Pretenders, is the self-titled debut studio album by the British-American band of the same name. Released just weeks into the new decade of the eighties, this was one of the more widely anticipated debuts as the group had already achieved commercial success with three charting hits in 1979. Those three singles (along with two of the ‘B sides’) were combined with new studio material to make this fine rock album, which debuted at #1 in the UK and went platinum in the U.S. The album also received high praise critically, which it has sustained as it is included on many lists of top debuts of all time.
The Pretenders are led by composer, guitarist and vocalist Chrissie Hynde. Originally from Akron, Ohio, Hynde moved to London in 1973 and wrote for the weekly music paper NME. She formed and played in many groups through the mid seventies and was involved with the inception of the punk scene, including short stints with early versions of The Clash and The Damned. After recording a demo of original songs, Hynde was convinced to assemble a more permanent band to reach the next level. Bassist Pete Farndon and guitarist James Honeyman-Scott joined Hynde in this yet-to-be named band in early 1978.
Later that year, the group chose their name after the Platters song, “The Great Pretender”, and recorded a cover of the Kinks’ ,”Stop Your Sobbing”, with producer Nick Lowe and drummer Gerry Mackelduff. Released in January 1979, the single gained the new group some attention and radio play as well as the backing to record more songs and eventually this debut album. Martin Chambers signed on as the group’s permanent drummer and the quartet recorded scores of tracks through 1979 with producer Chris Thomas, many of which were not released until a re-mastered edition of Pretenders was released in 2006.
Pretenders by The Pretenders
|Released: January 19, 1980 (Sire)
Produced by: Chris Thomas & Nick Lowe
Recorded: Wessex Studios and Air Studios, London, 1979
|Side One||Side Two|
The Phone Call
Up the Neck
Tattooed Love Boys
Stop Your Sobbing
Brass In Pocket
Lovers of Today
|Chrissie Hynde – Lead Vocals, Guitar
James Honeyman-Scott – Guitars, Keyboards, Vocals
Pete Farndon – Bass, Vocals
Martin Chambers – Drums, Vocals
Hynde wrote the bulk of the material on Pretenders and found a nice blend of rock, punk and pop, with the slightest hint of new wave edge. “Precious” starts as a rapid, two chord jam until the song gets a little more intense and sonically interesting with phasing and reverse-reverb effects, and overtly vulgar lyrics. The song was a cynical ode to Hynde’s home city of Akron, a theme she would revisit in a more sentimental way in later years on “My City Was Gone” from Learning to Crawl. “The Phone Call” is a rudiment driven, new wave rocker where the vocals are mostly spoken word with some interesting deviations during the short, rapid, off-beat choruses, while “Up the Neck” is much more contemporary and melodic than the first two tracks as a steady, jangly, and pleasant pop/rocker throughout.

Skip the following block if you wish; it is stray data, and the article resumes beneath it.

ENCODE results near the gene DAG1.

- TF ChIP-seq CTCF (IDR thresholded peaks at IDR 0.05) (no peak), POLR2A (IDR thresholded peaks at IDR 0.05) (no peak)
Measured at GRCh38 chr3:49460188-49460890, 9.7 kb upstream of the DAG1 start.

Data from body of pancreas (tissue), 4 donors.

Returns to the feel of the opening track, “Tattooed Love Boys” shoots a strong sexual vibe by Hynde and is close to punk in underlying feel, albeit much more refined up top. This track also employs a very odd time signature and the first of several brilliant guitar leads by Honeyman-Scott. Next comes the album’s only instrumental, “Space Invader”, driven by Farden’s bass line in the opening jam and a slight synth section by Honeyman-Scott. “The Wait” has more interesting riffs and rudiments in the verse where Hynde’s lead vocals seem to be in a race between the crunch riffing, while the chorus has a more standard rock release with great bass by Farndon, who co-wrote this song.
While this album is fine throughout, the second side is especially strong. “Kid” is a melodic and upbeat ballad with some cool instrumental passages, including a nice acoustic section and very animated, rolling drums by Chambers. Here, Hynde abandons the punk bravado and branches out with a love song about vulnerability and Honeyman-Scott contributes layers of fine lectric guitars. “Private Life” follows as a quasi reggae tune, but with the guitar riff and vocals giving it a dark feel. Although the group rarely leaves the same basic riff through its six and a half minute duration, the song does contain some soul-fueled background vocal variations and another respectable rock guitar lead.
“Brass in Pocket” is the most popular early track by The Pretenders, driven by the slightly funky riff by Honeyman-Scott, Hynde’s great sense of melody, and Farndon’s rounded eighties bass to introduce the new decade. Lyrically, the song is one of self-assurance among women with a laid-back swagger and confidence. The song was a pop hit on both sides of the Atlantic, reaching the Top 20 in the US. “Lovers of Today” starts as pure ballad but takes some interesting turns into classic rock areas with coolly strummed acoustic with strong electric riffs above while maintaining the overall melancholy mood of the track. The album ends strong with “Mystery Achievement”, a powerful and intense rocker with more melodic vocals by Hynde.
Pretenders was a commercial success worldwide, reaching the Top 10 on a half dozen album charts in 1980. The next year the group followed up with an EP and a second full-length album, Pretenders II.
Part of Classic Rock Review’s celebration of the 35th anniversary of 1980 albums.